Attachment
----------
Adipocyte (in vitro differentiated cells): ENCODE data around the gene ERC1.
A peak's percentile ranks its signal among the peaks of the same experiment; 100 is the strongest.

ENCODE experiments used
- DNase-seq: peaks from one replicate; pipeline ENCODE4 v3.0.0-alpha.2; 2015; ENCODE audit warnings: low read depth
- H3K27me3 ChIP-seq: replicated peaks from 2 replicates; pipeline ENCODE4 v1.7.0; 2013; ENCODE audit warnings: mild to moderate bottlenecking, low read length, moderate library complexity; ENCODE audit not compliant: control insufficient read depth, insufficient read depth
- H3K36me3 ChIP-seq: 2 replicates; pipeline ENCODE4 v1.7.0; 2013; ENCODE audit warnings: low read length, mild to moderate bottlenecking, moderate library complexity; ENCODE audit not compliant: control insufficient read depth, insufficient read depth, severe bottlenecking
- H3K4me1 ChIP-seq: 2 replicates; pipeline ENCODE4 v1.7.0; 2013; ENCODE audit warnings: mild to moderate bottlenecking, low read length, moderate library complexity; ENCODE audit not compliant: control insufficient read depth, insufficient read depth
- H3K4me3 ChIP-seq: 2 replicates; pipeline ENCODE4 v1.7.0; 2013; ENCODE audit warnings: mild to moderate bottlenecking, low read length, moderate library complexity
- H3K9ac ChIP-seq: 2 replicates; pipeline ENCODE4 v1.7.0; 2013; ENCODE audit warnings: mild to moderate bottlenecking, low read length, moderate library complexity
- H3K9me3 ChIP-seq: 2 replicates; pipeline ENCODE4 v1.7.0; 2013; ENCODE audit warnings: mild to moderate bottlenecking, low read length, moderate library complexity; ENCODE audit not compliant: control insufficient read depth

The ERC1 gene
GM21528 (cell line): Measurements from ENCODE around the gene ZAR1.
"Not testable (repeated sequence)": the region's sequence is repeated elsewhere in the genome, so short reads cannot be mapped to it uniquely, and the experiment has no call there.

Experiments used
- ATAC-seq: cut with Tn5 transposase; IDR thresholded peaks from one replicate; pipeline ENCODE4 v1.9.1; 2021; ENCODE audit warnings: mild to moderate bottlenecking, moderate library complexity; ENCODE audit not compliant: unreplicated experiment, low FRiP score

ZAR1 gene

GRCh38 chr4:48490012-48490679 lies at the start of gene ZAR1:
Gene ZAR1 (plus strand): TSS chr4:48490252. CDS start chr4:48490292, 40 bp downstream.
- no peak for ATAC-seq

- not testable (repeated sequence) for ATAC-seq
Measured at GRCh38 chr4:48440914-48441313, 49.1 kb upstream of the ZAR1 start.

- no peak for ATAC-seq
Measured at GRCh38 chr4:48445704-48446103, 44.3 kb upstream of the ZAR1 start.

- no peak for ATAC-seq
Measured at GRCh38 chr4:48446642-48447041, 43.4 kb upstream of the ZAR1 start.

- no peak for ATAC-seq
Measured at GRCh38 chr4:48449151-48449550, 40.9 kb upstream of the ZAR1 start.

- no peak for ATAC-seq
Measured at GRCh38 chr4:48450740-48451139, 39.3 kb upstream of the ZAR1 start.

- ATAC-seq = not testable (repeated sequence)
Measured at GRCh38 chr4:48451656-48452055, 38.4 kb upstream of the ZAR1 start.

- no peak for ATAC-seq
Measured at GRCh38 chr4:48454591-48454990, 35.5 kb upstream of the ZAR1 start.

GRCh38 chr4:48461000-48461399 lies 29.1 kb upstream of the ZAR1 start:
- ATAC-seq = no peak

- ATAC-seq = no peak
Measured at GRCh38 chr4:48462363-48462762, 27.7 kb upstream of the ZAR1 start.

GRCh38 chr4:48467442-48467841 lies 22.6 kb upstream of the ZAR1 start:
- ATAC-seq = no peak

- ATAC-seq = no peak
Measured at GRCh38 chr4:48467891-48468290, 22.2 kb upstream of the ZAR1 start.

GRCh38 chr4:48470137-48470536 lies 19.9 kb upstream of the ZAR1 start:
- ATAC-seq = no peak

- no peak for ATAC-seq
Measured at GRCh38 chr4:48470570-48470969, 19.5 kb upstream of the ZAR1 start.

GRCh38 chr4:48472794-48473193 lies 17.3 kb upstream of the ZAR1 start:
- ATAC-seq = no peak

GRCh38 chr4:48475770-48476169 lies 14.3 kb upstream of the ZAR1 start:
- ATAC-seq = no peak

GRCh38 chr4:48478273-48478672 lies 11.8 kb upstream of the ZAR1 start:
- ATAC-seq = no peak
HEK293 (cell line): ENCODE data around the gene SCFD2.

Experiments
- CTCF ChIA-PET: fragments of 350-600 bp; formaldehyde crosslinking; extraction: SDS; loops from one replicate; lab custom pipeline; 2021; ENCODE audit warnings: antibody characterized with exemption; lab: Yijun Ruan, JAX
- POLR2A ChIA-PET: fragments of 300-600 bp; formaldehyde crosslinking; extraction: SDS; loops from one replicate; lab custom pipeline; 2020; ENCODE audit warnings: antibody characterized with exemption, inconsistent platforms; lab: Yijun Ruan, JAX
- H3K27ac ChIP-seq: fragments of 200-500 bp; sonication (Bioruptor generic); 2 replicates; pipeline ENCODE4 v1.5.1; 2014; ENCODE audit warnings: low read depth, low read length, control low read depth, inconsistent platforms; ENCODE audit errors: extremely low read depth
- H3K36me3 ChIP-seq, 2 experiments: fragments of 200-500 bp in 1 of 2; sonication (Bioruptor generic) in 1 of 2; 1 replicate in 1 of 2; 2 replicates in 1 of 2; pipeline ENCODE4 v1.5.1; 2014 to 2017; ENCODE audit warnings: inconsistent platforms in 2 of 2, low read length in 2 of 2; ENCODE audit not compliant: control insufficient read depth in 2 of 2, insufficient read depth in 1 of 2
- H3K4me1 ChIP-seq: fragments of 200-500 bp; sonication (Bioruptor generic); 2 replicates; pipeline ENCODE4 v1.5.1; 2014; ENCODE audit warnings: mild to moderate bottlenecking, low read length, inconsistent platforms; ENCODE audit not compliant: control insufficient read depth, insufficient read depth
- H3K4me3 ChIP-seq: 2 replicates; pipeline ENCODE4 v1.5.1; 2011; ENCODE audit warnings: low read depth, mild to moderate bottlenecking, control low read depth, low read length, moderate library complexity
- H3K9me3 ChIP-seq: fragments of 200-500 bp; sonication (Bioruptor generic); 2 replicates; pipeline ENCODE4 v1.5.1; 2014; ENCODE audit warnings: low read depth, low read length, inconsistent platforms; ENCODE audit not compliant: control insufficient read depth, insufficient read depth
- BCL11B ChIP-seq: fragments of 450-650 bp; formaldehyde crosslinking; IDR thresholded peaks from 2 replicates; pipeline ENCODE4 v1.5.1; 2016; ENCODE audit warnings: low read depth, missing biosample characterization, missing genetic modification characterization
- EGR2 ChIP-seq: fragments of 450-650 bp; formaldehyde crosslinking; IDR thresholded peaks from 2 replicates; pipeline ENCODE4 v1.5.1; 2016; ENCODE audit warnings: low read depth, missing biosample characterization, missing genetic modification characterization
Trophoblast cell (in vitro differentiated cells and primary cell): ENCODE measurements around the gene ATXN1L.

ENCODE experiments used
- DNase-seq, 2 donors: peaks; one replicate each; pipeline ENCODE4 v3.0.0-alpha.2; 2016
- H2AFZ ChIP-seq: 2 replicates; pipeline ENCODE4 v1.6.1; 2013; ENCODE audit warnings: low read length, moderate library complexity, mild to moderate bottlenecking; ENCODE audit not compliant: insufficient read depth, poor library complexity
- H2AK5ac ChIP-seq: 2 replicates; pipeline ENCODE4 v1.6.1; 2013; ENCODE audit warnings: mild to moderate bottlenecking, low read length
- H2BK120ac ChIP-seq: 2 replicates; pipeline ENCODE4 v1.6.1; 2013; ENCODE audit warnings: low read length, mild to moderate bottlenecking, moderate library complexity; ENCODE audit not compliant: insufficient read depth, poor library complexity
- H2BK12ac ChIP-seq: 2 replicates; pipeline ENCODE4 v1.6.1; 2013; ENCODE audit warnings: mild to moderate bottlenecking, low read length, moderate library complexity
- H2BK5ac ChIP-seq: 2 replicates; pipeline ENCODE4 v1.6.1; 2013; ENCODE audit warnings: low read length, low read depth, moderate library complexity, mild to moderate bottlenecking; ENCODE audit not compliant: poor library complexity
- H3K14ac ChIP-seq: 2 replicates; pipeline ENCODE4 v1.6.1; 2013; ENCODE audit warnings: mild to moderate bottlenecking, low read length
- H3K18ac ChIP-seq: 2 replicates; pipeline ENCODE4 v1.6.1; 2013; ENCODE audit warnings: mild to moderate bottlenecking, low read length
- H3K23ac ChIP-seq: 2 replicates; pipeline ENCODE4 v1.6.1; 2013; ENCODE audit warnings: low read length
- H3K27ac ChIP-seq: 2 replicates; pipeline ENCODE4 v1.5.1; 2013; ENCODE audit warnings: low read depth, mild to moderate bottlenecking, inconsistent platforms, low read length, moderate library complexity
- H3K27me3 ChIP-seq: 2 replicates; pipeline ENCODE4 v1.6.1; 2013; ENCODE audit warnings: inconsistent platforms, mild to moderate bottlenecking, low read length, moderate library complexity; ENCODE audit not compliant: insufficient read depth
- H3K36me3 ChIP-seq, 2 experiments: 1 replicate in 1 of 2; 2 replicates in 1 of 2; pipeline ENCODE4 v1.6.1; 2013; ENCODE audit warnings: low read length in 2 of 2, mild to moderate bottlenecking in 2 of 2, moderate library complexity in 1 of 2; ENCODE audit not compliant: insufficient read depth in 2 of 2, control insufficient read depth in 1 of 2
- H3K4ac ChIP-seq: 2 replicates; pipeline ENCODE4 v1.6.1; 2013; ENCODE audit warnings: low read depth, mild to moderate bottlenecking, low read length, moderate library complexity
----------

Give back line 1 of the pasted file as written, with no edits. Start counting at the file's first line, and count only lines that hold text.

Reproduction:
Adipocyte (in vitro differentiated cells): ENCODE data around the gene ERC1.